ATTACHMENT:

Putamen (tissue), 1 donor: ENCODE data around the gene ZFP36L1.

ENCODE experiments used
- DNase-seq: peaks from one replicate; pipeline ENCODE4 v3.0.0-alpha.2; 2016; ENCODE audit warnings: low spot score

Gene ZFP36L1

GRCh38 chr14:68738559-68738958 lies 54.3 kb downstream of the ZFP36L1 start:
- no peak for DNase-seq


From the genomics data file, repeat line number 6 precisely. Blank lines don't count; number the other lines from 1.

- no peak for DNase-seq